I was asked to write a 400-word essay for an outdoor magazine on "should national parks be privatized". Here is my response. By the way, I put the stuff about myself and my company in under duress. It was not in the original draft and he wanted something personal.
Should National Park's be privatized, in the sense that they are turned entirely over to private owners? No. Public lands are in public hands for a reason -- the public wants the government, not, say, Ritz-Carlton, to decide the use and character and access to the land. No one wants a McDonald's in front of Old Faithful, a common fear I hear time and again when privatization is mentioned.
However, once the agency determines the character of and facilities on the land, should their operation (as opposed to their ownership) be privatized? Sure. The NPS faces hundreds of millions of dollars in capital needs and deferred maintenance. It is crazy to use its limited budget to have Federal civil service employees cleaning bathrooms and manning the gatehouse, when private companies have proven they can do a quality job so much less expensively. The US Forest Service, for example, has had private operators in over a thousand of its largest parks for nearly thirty years, and unlike state parks agencies or even the NPS, it is not considering park closures or accumulating deferred maintenance, despite having its recreation budget axed. Why? Because its partnership program with private operators is a fundamentally sounder, lower-cost approach to park operations.
In fact, such public-private partnerships are nothing new for the NPS. The NPS was an early innovator in this field, and currently private companies operate many of the visitor services in parks, such as lodges and gift shops. The US Forest Service innovation, which has been copied by many agencies including most recently California State Parks, has been to turn over operations of the whole park, not just the lodge, to a private company. These are highly structured contracts, wherein the private company cannot modify the facilities or change fees without agency approval, and must meet a range of detailed performance goals.
Most critiques of private park operations center around quality and fees. While there certainly have been some isolated failures, in general the results have been quite good. In Arizona, a recent poll by CampArizona.com ranked the top 10 public campgrounds in Arizona. Of these, three of the top five were US Forest Service campgrounds run by a private operator, as was the top Arizona campground in Sunset Magazine's "Best of the West" (OK, I have to brag, these are all run by my company). As for fee concerns, state-run parks in California charge $30 for a no-hookup camp site. Privately operated public campgrounds in California forests seldom charge more than $18.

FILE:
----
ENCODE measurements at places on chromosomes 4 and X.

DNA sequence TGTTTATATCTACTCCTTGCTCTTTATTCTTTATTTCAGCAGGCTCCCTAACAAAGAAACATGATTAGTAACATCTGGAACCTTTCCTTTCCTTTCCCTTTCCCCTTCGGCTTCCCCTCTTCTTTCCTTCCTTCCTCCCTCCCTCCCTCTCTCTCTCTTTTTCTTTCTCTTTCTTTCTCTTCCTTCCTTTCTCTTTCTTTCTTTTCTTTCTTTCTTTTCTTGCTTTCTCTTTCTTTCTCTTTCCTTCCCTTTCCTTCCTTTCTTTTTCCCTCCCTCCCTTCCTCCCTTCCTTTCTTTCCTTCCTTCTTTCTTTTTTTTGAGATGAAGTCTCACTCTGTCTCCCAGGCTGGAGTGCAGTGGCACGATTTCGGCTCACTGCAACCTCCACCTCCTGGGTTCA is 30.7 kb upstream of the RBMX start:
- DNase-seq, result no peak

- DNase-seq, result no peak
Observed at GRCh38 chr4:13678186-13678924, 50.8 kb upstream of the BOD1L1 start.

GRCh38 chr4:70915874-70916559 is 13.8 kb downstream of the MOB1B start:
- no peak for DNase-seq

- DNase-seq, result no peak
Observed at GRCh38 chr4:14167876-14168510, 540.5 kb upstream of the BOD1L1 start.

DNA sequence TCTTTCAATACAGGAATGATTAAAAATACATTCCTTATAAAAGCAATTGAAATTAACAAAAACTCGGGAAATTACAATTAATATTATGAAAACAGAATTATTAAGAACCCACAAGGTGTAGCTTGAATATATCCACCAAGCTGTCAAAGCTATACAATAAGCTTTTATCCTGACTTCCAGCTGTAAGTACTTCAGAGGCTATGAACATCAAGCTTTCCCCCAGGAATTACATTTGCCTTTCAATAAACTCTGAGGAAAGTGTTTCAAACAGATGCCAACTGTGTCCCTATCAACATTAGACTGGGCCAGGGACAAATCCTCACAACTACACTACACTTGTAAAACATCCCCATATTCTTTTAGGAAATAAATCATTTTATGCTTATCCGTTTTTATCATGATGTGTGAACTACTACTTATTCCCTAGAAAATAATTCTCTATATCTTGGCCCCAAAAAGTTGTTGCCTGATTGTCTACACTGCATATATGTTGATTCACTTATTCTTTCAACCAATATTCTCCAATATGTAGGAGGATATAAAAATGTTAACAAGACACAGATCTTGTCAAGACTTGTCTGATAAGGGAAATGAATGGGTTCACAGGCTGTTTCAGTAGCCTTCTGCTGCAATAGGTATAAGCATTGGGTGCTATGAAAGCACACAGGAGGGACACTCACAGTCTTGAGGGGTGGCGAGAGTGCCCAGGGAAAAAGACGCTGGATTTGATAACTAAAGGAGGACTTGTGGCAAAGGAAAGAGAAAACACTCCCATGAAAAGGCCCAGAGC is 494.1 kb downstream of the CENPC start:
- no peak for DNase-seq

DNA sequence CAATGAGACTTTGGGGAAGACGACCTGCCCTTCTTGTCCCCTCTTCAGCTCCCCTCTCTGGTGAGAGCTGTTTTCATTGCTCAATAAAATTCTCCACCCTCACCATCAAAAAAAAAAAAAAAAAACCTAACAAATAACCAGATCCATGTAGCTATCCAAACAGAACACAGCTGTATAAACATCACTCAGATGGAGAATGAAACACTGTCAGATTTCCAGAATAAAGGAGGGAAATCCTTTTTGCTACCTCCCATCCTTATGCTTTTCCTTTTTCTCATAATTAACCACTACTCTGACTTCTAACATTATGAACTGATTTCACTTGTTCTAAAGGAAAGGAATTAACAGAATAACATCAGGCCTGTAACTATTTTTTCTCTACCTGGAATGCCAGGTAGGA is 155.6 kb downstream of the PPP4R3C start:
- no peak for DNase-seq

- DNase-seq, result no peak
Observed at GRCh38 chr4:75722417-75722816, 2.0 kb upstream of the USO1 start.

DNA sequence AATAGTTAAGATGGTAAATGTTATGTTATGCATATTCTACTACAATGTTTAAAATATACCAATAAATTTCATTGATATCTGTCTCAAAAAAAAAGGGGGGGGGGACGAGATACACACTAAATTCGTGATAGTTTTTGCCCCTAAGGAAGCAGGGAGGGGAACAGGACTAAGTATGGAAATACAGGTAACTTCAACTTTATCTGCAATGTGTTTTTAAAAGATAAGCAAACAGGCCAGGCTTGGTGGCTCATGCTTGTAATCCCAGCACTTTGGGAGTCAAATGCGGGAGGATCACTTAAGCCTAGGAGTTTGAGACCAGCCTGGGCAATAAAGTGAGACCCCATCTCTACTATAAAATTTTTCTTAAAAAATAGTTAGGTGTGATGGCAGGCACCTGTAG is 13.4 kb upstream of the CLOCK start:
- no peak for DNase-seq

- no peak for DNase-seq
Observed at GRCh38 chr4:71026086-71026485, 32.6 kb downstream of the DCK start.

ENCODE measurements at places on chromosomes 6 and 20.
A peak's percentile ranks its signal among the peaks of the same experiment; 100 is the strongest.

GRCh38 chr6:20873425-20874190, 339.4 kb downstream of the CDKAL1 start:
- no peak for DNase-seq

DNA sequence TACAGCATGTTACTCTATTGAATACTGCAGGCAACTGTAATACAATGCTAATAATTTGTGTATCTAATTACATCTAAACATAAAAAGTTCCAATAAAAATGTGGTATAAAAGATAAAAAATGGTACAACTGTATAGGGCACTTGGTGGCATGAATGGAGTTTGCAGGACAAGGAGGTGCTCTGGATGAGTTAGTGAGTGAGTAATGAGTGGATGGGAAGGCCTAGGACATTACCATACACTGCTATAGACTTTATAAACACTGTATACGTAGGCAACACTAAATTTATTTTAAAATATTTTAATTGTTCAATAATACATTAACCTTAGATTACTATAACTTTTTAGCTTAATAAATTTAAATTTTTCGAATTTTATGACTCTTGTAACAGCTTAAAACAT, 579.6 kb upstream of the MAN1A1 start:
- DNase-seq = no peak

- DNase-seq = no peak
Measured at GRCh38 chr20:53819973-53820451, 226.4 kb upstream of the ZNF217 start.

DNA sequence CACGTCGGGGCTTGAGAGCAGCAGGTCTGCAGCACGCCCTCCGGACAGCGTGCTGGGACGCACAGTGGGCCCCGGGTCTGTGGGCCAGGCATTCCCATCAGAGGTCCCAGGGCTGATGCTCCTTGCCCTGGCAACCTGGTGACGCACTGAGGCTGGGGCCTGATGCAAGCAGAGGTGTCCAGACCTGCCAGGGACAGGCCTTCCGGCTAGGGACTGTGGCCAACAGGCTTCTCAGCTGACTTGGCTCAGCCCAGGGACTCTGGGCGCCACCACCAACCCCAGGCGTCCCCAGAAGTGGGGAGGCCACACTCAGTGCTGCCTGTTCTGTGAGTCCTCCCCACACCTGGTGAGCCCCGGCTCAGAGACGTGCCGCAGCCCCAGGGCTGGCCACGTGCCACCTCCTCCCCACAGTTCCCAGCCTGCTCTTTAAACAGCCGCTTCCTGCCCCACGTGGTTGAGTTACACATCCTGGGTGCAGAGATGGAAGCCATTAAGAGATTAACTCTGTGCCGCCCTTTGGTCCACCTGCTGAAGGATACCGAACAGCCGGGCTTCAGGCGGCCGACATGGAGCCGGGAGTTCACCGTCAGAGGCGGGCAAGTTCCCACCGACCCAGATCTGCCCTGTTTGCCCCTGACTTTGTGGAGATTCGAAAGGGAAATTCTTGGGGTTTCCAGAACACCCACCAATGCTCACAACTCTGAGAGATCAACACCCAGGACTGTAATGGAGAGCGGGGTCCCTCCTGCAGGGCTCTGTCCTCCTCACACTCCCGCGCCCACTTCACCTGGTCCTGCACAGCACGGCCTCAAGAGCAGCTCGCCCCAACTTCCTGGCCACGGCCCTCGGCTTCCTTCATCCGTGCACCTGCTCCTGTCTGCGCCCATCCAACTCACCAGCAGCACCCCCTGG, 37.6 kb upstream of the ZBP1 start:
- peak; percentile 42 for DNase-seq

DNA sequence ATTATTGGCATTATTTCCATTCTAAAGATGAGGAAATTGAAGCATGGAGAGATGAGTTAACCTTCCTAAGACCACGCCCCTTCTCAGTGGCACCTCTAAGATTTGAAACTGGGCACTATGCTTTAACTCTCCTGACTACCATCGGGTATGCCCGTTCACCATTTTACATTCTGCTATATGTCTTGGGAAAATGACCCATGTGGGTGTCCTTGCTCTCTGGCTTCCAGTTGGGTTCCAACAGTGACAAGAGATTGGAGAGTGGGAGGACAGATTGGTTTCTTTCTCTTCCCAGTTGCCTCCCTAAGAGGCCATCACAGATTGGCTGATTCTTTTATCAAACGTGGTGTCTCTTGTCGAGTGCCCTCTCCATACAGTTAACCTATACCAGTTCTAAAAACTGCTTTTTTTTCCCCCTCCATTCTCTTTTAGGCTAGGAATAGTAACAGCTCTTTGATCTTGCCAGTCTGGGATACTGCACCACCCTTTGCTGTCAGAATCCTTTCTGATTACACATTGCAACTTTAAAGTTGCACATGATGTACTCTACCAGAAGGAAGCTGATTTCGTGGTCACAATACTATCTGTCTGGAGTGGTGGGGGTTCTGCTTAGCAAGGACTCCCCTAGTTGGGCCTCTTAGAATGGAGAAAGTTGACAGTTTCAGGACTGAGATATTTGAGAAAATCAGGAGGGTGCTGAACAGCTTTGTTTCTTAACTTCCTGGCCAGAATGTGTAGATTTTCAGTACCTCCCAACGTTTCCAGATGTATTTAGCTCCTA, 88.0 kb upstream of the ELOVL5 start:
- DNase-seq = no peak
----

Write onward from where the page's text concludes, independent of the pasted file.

My company operates over 150 state, county, and federal parks. I encourage you to take the "Pepsi Challenge" and see some of them for yourself. They are well-run, generally with more staff than a typical state park, and have no significant deferred maintenance backlog. Oh, and not a single one has a McDonald's, a billboard, or a neon sign in front of a national monument.Yes, I know, it is over 400 words. They cut me slack
Parks and recreation have turned out to be particularly amenable to a privatized operation model, for this reason: While our company has over 30 contracts, not a single one involves the government paying us any money. We are paid entirely with a share of the fee revenue paid at the gate. This takes a lot of the legislative shenanigans, lobbying, and cronyism out of the game. My company has been in business for 25 years privately operating public parks. Our lifetime lobbying expenditures? Zero.
This model where we are paid by our customers rather than by the legislature has two other substantial advantages. First, it better aligns our incentives with those of the public. We get paid only if people show up. I hear the concern, "won't private companies make money by not cleaning the bathrooms?" Sure, just like McDonald's makes money by not cleaning the bathrooms and Marriott makes money by not changing the sheets. You mean they don't do this? We do a good job because we need people to have a good experience and come back, particularly in this age of online reviews.
The second advantage of this approach is relevant to a concern often expressed by other writers on this site: How does the public ensure it is really getting cost savings from these private contracts? In the recreation world, this is easy to demonstrate. Because the private company takes over all the park operations expense, and because the state doesn't pay the operator any sort of fee, red ink disappears from the government's books.
I have published a lengthy example of real-world economics from two parks here. Bottom line, though, is that for most parks, state agencies generally spend more money to operate a park than is brought in by user fees at the gate. This difference must be made up for from general appropriations, and in many cases the difficulty in appropriating these funds has led to park closures and deferred maintenance. When a private company like ours takes over, the state gives up most of the user fee revenue but it also gives up the substantially higher operating expenses it once had. In addition, it generally gets a concession fee or rent payment from the private operator, effectively converting a money-losing park to a money-maker.